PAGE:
Bishop Jennifer's Remarks at Interfaith Moment of Action for Hate Crimes Legislation

This morning, Bishop Jennifer joined with faith leaders at the Statehouse for an interfaith moment of action to pray for and demand full, just and inclusive anti-bias crime legislation in Indiana. Her remarks are below:

Photo: Lindsay Haake

Good morning,

Like many of you, I come from a tradition that offers prayers of lamentation in the wake of unspeakable acts of violence and injustice. When a hate-filled individual murdered 50 Muslims at a mosque in Christchurch, New Zealand last week, we fell to our knees and raised our voices in grief and despair.

The Islamophobia that drove the slaughter in Christchurch is a very particular kind of hatred. So is the anti-Semitism that inspired the carnage at Tree of Life Synagogue in Pittsburgh in October. So is the racism that infected the young man who killed nine people at Bible study at Mother Emmanuel AME Church in Charleston, South Carolina in 2015.  So is the homophobia that expresses itself so viciously and so frequently that hate-motivated homicides of lesbian, gay, bisexual and, especially, transgender people have skyrocketed.

These hatreds have names. We acknowledge them as specific sorts of evils. But in Indiana, our law does not reflect this understanding.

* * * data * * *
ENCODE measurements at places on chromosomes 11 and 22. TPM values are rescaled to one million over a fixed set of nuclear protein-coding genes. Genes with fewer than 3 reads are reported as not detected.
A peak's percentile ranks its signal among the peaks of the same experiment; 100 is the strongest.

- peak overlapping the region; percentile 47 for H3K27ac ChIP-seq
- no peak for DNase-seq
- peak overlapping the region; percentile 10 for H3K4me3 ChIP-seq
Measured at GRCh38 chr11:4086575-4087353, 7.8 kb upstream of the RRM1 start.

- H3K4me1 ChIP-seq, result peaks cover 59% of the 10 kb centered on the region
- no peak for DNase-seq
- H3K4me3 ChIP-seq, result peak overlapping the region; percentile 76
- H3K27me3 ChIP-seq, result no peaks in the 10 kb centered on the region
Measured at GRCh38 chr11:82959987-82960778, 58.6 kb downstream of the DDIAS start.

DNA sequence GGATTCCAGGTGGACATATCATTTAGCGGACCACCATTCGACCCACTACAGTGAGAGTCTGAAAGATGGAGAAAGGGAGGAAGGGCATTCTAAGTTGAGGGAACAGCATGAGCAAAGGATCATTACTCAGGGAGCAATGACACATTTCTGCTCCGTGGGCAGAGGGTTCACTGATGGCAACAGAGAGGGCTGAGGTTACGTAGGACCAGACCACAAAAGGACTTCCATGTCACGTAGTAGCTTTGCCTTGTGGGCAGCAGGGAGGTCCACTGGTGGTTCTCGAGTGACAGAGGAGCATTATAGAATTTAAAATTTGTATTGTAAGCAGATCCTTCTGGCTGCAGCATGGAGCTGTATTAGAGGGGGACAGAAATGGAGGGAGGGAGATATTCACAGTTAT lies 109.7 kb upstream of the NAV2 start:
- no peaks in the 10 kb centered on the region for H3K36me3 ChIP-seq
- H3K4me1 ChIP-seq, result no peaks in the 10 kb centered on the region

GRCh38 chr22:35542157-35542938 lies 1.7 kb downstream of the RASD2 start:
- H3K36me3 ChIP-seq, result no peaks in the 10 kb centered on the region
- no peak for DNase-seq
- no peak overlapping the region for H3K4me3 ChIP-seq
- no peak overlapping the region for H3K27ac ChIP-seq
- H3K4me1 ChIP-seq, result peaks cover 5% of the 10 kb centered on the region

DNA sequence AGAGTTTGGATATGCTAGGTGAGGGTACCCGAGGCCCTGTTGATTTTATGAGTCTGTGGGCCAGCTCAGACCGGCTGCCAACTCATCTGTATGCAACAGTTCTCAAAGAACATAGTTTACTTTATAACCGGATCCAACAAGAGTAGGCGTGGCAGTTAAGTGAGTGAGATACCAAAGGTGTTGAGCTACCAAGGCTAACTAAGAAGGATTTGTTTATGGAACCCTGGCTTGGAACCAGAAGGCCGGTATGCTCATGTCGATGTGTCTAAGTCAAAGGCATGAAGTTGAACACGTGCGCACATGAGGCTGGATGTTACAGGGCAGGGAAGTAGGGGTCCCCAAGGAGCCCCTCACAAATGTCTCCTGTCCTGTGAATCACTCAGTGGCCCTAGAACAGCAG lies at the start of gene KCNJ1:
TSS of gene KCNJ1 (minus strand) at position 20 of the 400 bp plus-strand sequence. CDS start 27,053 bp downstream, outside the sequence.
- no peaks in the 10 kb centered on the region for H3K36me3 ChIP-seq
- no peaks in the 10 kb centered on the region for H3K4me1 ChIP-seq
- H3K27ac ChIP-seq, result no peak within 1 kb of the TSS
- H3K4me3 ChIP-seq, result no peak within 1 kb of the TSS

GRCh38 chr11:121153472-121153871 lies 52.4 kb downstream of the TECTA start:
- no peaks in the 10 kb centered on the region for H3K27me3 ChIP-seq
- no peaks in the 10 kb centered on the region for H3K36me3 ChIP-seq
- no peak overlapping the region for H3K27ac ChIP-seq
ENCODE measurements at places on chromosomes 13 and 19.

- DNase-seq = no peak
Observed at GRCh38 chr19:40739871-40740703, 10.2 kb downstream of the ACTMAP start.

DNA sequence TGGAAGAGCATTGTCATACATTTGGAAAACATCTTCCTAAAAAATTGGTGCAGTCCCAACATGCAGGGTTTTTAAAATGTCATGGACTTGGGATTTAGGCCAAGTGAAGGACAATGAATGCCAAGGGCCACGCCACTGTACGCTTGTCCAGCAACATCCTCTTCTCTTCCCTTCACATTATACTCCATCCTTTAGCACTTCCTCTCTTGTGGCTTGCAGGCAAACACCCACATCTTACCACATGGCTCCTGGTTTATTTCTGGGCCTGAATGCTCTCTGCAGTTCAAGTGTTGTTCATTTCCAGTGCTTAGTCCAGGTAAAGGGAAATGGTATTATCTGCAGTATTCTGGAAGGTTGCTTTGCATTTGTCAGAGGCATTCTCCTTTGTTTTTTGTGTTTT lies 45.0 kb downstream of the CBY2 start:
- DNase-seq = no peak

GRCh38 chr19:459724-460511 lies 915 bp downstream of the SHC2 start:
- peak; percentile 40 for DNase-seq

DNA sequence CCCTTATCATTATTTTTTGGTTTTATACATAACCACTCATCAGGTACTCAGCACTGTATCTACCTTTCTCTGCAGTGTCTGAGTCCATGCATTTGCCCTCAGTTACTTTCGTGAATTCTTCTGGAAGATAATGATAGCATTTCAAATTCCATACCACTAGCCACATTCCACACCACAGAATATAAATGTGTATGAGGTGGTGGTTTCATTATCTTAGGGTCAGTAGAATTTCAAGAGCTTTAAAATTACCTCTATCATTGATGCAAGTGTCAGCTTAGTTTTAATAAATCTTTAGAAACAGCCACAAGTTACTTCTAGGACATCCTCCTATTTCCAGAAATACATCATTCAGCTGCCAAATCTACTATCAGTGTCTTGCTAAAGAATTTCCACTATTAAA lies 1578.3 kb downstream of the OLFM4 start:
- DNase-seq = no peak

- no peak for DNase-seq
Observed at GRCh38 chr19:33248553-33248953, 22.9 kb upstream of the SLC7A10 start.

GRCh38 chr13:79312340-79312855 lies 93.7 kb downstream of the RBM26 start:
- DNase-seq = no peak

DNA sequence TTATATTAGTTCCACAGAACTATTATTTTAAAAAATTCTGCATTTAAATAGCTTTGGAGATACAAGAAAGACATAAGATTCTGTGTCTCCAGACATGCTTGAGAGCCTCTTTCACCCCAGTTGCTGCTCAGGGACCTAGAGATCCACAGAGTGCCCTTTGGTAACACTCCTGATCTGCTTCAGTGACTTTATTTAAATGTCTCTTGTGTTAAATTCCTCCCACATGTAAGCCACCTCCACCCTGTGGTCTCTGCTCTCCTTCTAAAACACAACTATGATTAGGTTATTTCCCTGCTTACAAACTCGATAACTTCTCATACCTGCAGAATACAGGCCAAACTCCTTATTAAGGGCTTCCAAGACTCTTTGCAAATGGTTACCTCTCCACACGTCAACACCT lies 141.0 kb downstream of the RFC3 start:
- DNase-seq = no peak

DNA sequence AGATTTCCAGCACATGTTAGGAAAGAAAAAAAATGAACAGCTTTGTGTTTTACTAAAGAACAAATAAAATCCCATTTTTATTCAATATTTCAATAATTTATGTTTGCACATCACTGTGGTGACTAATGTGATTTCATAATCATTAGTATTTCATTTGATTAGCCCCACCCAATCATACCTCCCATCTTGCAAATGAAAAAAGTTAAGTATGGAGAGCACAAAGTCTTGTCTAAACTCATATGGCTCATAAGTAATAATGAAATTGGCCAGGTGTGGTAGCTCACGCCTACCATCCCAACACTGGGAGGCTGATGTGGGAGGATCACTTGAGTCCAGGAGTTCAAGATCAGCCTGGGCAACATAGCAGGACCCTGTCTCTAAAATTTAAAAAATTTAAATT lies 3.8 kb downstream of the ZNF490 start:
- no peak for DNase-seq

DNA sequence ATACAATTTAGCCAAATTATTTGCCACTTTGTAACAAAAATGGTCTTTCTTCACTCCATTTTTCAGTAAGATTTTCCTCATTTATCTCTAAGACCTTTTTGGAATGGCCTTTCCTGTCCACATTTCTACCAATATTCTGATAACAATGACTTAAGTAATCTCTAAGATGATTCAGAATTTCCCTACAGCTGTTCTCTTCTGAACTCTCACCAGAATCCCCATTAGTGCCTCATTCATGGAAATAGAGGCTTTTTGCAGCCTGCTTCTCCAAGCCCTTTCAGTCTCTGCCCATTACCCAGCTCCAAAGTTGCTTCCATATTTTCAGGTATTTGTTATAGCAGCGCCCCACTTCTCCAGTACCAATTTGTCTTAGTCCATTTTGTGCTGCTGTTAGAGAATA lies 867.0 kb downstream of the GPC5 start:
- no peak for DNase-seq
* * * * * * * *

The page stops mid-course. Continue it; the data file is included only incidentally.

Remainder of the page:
We would all rather prevent hate crimes than lament them. But that is difficult to do if our laws do not even acknowledge that they exist. I urge our elected representatives to enact legislation that will define what constitutes a bias-motivated crime and includes specific classes that are protected by the law. I urge our legislators, especially, to pass a statute that protects people on the basis of gender identity, because the transgender people in our communities are among the most vulnerable of God’s beloved children.

I also ask our legislators to create a sentencing tool that will allow prosecutors and judges to fully address biases that motivate crimes, update and enhance reporting requirements, and ensure that agencies and officers are properly trained on how to recognize and respond to bias-motivated crimes.

Like so many of you, I am bone weary of laments. I long to raise my voice in thanksgiving for a just law that will help save the lives and ensure the dignity of our fellow Hoosiers. The members of the General Assembly have before them an opportunity to give us reason for such gratitude, and I pray, I pray, that they will act, and take advantage of this opportunity without delay.